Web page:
You acknowledge one of your art tutors as instigating your exploration of the batik fabric by his challenge to you to create “Authentic African work”. However, how did you finally arrive at the use of mannequins in your work – was there a period of trial and mistake, an epiphany moment?
I started using mannequins as a result of a visit to the Victoria & Albert costume department and I was inspired by seeing the colonial dresses.
You accepted an MBE in 2004, adopting the title into your working name, but saying, “it was the last thing you would have expected of me”. Why did you say that?
Because my work is about challenging the establishment so accepting an honour given by the establishment would have been expected to be declined.
Your upcoming exhibition at Pearl Lam will be your first solo show here. I understand the works were made specifically with Hong Kong in mind. In what way can they be viewed as a critique/ response to the city?
The gap between the rich and the poor - whilst going on in HK - is not particularly unique to the city; it’s a shared universal problem.
I understand the Pearl Lam space will be split into two narrow corridors and works will literally climb the walls evoking a sense of constriction, and possibly struggle? Tell me about the decision to change the gallery space, and why that was important to you?
The configuration of the space is more appropriate to the kinds of works I am going to show in the gallery.
There will be a work in the exhibition entitled The Champagne Kids which will feature three individual Victorian children dressed in the batik fabric, playing on chairs with champagne bottles in hand. Please can you tell me more about these particular works?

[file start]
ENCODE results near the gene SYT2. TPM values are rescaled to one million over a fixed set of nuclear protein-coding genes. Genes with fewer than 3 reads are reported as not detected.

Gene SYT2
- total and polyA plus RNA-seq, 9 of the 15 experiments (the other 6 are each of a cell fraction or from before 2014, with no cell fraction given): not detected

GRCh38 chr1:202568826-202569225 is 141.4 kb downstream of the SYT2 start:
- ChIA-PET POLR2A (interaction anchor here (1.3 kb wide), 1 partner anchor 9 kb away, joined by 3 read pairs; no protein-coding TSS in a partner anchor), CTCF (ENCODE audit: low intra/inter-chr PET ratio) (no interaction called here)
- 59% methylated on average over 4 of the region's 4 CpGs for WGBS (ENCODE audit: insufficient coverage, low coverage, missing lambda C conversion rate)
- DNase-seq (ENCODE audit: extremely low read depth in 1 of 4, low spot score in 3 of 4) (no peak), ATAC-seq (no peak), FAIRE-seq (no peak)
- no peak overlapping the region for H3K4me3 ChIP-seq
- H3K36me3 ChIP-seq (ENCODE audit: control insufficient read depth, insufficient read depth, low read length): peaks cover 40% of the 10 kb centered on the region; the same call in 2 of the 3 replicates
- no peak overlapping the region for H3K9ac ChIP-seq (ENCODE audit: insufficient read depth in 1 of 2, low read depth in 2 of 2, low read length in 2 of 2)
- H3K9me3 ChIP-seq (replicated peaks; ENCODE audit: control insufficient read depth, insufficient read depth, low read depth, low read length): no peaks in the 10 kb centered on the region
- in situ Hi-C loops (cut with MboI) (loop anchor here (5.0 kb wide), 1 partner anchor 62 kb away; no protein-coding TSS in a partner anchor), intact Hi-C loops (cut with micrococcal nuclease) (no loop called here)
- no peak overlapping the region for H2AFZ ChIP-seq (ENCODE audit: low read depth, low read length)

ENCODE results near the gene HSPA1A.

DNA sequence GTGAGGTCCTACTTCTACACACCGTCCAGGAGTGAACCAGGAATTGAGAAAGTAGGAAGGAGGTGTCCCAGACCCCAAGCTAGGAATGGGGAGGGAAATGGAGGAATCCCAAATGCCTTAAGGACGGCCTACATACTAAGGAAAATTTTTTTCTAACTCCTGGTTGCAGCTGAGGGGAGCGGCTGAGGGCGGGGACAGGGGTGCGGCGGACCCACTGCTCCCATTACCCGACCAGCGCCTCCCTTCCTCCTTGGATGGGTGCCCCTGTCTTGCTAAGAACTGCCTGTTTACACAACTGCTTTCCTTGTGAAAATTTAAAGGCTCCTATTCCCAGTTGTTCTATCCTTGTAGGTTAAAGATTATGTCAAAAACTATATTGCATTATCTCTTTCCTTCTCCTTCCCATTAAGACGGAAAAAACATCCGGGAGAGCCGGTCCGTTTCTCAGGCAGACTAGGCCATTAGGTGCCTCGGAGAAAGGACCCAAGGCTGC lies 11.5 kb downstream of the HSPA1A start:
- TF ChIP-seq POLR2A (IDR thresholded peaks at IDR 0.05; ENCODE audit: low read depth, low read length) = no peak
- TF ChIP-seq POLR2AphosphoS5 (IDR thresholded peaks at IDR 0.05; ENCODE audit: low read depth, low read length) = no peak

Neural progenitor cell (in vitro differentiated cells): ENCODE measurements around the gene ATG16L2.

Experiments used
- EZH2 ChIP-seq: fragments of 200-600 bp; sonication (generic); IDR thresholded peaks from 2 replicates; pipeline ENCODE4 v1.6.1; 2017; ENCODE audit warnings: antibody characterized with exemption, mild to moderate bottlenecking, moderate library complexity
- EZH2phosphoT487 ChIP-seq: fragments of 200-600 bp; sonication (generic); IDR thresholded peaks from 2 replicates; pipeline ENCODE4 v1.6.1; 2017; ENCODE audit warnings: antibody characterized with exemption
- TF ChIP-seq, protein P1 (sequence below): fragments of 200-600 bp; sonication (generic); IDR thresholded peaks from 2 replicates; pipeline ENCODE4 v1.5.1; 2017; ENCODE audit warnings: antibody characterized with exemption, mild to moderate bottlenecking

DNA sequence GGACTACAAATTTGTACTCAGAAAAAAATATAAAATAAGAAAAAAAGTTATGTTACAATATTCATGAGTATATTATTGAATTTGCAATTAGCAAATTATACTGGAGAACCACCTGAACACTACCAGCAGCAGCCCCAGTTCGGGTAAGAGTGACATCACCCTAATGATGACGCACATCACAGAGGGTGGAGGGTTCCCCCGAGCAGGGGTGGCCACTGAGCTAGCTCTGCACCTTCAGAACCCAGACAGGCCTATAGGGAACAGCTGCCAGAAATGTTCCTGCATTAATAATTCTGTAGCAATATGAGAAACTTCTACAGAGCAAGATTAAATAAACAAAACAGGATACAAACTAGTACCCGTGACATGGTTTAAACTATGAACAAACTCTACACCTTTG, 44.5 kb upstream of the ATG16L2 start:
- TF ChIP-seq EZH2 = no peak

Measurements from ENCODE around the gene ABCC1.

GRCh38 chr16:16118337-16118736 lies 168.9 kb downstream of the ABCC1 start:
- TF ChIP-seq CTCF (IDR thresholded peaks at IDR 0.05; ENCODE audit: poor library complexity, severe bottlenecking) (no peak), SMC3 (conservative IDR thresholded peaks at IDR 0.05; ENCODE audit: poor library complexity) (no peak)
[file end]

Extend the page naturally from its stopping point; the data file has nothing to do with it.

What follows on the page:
Champagne Kids are intoxicated kids balanced precariously on chairs. Their behavior is a metaphor for the irresponsibility of the markets during the global financial crisis.
A number of your recent works reference “kids” – Champagne Kids and Revolution Kids for example. Why a focus on this stage of life?
Children are miniature versions of adults and all manifestation of adult behavior can be seen in children. Children are on the receiving end of bad adult behavior and they copy that behavior.
The centerpiece of the Hong Kong exhibition will be a work entitled Cakeman, a life-sized sculpture of an aristocrat dressed in elaborate Victorian dress made out of your trademark batik fabric. My understanding of the work is that it will depict a man bent double carrying a precariously balanced tower of colourful cakes on his back. The press release for the exhibition states that you are interested in the “point at which survival turns into greed and excess”. Please can you expand on this having regard to the work Cakeman?
Cakeman is about the way that wealthy people can never have enough. It’s seems that the more money you have the more you want and people are not tired of constantly acquiring more, even when they are aware that there is a lot of poverty around. It is an expression of the gluttonous nature of human beings.
Is there an irony in critiquing wealth in a gallery space that possibly epitomizes wealth in a city characterized by the pursuit of wealth and where art is arguably viewed as a luxury good?
Yes you are right; it can be critiqued and enjoyed at the same time.